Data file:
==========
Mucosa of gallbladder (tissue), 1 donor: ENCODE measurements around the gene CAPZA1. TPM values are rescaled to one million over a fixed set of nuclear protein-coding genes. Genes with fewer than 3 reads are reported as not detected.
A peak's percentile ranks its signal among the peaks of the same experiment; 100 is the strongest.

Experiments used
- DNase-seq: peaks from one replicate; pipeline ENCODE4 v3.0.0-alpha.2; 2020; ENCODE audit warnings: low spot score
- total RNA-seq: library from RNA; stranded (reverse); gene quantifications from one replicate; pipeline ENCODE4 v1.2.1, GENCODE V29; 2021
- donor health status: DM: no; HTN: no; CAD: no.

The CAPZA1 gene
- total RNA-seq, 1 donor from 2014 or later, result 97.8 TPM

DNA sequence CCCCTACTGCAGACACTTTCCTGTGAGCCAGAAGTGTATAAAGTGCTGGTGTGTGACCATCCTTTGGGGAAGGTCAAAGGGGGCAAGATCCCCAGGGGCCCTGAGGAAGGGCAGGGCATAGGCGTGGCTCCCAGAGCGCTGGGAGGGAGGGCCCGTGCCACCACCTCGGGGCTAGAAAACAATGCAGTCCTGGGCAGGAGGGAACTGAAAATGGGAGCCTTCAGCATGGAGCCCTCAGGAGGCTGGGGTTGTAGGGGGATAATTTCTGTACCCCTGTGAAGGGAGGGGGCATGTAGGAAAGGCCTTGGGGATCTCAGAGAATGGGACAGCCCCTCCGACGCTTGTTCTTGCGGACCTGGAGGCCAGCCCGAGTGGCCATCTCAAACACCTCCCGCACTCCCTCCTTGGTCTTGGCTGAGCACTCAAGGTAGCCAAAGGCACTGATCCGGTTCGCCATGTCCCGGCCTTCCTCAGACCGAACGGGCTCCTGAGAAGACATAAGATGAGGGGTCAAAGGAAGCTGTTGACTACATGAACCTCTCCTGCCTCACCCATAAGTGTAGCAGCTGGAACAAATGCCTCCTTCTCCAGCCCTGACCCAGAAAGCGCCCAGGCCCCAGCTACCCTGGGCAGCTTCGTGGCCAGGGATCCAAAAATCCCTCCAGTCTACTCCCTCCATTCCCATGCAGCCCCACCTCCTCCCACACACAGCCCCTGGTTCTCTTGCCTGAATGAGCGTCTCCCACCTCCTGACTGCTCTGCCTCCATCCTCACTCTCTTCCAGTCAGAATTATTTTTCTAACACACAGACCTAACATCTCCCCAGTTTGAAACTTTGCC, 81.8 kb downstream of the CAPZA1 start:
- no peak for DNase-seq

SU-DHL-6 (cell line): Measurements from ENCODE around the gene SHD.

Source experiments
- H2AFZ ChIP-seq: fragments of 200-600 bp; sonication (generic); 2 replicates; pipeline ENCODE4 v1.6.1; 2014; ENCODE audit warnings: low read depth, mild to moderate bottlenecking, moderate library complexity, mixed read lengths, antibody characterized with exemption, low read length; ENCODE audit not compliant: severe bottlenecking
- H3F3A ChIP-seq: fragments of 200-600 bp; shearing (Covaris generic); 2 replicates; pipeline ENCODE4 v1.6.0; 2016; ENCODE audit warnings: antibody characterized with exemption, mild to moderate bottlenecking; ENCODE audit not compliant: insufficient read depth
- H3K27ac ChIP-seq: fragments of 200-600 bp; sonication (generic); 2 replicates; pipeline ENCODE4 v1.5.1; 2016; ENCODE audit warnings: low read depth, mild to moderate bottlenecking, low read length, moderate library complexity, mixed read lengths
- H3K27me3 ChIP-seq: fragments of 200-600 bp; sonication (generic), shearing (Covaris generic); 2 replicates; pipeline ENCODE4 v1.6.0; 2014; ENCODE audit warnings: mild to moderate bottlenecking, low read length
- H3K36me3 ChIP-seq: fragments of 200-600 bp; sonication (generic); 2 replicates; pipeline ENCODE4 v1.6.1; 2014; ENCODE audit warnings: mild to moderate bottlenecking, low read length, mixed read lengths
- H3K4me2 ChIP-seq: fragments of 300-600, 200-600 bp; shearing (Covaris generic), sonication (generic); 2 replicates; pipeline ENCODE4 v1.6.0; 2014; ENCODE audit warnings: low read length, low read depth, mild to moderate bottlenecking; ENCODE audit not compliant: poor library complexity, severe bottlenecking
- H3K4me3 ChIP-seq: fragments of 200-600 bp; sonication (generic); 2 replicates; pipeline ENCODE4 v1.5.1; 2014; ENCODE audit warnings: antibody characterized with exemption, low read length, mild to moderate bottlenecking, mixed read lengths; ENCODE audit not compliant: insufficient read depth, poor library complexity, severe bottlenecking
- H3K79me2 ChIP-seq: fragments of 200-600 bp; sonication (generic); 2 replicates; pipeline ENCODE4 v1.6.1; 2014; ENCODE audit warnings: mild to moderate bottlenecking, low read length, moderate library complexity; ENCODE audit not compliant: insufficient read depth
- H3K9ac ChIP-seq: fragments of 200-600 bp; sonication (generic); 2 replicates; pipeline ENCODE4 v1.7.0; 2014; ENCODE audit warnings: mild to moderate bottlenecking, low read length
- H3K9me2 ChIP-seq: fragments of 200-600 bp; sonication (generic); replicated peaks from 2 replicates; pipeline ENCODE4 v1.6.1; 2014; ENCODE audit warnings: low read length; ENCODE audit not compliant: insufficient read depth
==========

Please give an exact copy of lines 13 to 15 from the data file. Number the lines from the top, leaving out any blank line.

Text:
- H2AFZ ChIP-seq: fragments of 200-600 bp; sonication (generic); 2 replicates; pipeline ENCODE4 v1.6.1; 2014; ENCODE audit warnings: low read depth, mild to moderate bottlenecking, moderate library complexity, mixed read lengths, antibody characterized with exemption, low read length; ENCODE audit not compliant: severe bottlenecking
- H3F3A ChIP-seq: fragments of 200-600 bp; shearing (Covaris generic); 2 replicates; pipeline ENCODE4 v1.6.0; 2016; ENCODE audit warnings: antibody characterized with exemption, mild to moderate bottlenecking; ENCODE audit not compliant: insufficient read depth
- H3K27ac ChIP-seq: fragments of 200-600 bp; sonication (generic); 2 replicates; pipeline ENCODE4 v1.5.1; 2016; ENCODE audit warnings: low read depth, mild to moderate bottlenecking, low read length, moderate library complexity, mixed read lengths